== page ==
The Lawyer. March 20, 2022.
Editorial: The juvenile justice system must be held to much higher standards
About 31 youths have been assigned to a high-security St. Martinville ‘transitional treatment unit’ since it opened, though few knew the facility existed, how it operated – or that the people running it were raping apparently the law.
It seems that the Acadiana Center for Youth in St. Martinville operated on a need-to-know basis.
In a set of disturbing stories published in this newspaper and elsewhere, ProPublica, The Marshall Project and NBC News have described how young people were warehoused in the facility with little to no education, counseling, mental health support , physical activity or human interaction – all conditions that run counter to the system’s mission to help juvenile offenders lead productive lives.
“It’s like you put all the things we talk about that are so wrong with our youth justice system and put them in one facility,” said Carmen Daugherty, director of policy at Youth First Initiative, a rights organization. Another advocate compared the conditions to “child abuse”.
Bureau of Juvenile Justice spokeswoman Beth Touchet-Morgan said the facility was for “young people who have demonstrated an inability or unwillingness to stop violent and aggressive acts.”
We understand that these children present major challenges to the system. Youths housed at the facility have been accused or convicted of serious crimes, including theft of cars and firearms, escaping from detention centers and beating of facility guards. A teenager broke an officer’s arm.
But we have serious concerns about the conditions of the unit and its very existence.
News agencies uncovered young people subjected to isolation, shackling and limited counseling and education. Solicitors and attorneys representing two of them said one saw an adviser for 30 minutes a week and the other had to wait two weeks to see an adviser.
Louisiana law requires six hours of instruction per day, but youth representatives said one had 45 minutes of online instruction per day and the other only met his teacher once times. In fact, the state Department of Education, which provides classes for incarcerated youth, only learned of the establishment after several months of opening.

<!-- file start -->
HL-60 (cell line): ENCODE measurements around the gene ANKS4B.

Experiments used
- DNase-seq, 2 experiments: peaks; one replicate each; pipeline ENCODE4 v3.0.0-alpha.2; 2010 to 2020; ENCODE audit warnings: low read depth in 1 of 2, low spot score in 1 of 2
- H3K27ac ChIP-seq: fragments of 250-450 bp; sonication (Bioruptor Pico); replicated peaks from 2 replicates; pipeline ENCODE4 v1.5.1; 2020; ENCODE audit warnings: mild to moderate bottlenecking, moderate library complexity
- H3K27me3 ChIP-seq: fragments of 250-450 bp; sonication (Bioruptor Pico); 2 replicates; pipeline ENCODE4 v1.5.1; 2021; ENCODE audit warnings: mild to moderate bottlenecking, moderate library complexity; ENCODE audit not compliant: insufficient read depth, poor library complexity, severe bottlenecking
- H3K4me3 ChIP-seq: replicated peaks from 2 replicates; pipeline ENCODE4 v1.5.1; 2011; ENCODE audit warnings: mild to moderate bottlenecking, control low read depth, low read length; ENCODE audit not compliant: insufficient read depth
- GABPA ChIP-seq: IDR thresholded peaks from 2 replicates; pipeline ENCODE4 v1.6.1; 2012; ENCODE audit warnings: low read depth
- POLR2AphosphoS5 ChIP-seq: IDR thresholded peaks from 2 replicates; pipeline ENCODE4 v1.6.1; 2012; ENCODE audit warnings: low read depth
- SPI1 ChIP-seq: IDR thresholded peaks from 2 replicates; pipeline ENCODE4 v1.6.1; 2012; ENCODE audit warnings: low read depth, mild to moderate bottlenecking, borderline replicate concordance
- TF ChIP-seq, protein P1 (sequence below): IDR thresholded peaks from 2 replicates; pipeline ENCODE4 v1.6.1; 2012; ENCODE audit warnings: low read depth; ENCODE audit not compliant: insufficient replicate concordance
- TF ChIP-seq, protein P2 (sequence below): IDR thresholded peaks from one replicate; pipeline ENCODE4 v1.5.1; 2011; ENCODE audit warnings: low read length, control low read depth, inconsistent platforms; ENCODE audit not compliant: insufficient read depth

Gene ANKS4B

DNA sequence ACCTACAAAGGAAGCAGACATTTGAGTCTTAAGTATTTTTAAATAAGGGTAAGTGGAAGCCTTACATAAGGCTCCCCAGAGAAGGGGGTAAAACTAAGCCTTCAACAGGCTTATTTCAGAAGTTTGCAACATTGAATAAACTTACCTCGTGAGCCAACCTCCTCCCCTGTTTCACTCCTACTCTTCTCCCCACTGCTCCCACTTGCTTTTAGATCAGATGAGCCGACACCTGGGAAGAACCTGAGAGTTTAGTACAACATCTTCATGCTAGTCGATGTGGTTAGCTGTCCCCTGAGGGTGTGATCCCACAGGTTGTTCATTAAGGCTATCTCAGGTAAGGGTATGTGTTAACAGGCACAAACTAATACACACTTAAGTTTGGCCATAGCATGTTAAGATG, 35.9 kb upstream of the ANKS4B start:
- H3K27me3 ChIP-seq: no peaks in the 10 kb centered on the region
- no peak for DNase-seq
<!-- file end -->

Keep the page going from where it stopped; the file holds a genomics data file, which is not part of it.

Louisiana officials have promised to favor a therapeutic model over child confinement, but history also noted that the state has failed to adequately fund more modern approaches.
Perry Stagg, the assistant secretary of the Bureau of Juvenile Justice, attributed some of the failures to staffing issues.
“We were basically in emergency mode,” he said. “It wasn’t something we were just careless about. It took a while to set up. »
Officials say the facility was born out of necessity.
“We have young people in our care who are not ready for therapy and who do not want to follow the same path as others, and we do not have the facilities or the manpower to keep them in these dorms. “, Bill Sommers, the agency’s deputy secretary, told a juvenile justice commission last year.
Maybe, but we think there has to be a more productive and humane way.
In fact, state officials say they do too and note that the St. Martinville facility was set up as a temporary solution while a more secure area at the Swanson Center for Youth can be built. .
“If we can get them into a more isolated setting, that allows us to separate those children, offer individual services, work with them individually, provide mentorship, build relationships and try to work with them. them to get them to a place where we can put them back in a general population setting where they can participate and not be disruptive,” Stagg said.
We should all hold them to this standard.
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